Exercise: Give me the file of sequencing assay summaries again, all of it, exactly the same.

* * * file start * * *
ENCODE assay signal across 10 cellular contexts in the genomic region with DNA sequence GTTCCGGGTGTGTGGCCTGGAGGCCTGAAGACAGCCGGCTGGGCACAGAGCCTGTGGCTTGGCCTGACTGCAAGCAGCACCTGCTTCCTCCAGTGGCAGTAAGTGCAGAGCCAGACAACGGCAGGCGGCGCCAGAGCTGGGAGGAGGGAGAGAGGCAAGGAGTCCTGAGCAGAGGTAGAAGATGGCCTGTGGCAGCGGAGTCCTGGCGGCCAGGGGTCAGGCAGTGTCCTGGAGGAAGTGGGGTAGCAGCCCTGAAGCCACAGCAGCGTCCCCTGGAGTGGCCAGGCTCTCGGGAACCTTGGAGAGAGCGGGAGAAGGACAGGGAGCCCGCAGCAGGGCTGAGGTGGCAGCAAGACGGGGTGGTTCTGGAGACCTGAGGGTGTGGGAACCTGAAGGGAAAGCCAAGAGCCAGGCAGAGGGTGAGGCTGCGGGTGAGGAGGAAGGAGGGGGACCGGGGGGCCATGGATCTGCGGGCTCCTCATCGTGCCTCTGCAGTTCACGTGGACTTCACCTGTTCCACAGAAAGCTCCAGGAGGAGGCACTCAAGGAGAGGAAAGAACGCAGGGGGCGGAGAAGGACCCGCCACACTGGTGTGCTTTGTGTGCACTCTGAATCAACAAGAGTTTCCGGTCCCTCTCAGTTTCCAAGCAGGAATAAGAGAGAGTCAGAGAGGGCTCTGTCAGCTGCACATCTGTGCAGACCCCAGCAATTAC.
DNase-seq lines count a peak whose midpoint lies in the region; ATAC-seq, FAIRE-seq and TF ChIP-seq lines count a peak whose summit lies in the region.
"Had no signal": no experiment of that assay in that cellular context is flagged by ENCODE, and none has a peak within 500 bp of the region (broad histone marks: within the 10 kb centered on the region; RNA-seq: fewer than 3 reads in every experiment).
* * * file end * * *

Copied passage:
ENCODE assay signal across 10 cellular contexts in the genomic region with DNA sequence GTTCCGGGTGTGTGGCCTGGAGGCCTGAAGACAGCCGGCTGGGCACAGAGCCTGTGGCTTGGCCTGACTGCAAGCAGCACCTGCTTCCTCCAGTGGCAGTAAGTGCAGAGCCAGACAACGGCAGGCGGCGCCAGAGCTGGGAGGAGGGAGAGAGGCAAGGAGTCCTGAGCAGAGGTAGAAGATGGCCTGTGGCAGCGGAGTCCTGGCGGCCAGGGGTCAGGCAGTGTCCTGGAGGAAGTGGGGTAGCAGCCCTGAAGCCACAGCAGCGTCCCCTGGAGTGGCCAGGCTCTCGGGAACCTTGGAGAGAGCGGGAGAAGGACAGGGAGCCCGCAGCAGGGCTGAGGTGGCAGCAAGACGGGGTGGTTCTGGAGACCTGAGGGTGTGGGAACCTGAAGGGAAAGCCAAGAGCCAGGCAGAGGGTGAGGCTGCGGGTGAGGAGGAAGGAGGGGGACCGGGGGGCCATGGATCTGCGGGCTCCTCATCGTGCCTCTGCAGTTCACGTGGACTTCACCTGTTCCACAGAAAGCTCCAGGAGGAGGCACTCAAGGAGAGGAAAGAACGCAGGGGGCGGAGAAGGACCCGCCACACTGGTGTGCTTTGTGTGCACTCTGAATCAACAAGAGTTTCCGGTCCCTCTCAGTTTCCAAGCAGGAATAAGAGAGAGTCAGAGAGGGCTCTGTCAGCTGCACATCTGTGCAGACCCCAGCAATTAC.
DNase-seq lines count a peak whose midpoint lies in the region; ATAC-seq, FAIRE-seq and TF ChIP-seq lines count a peak whose summit lies in the region.
"Had no signal": no experiment of that assay in that cellular context is flagged by ENCODE, and none has a peak within 500 bp of the region (broad histone marks: within the 10 kb centered on the region; RNA-seq: fewer than 3 reads in every experiment).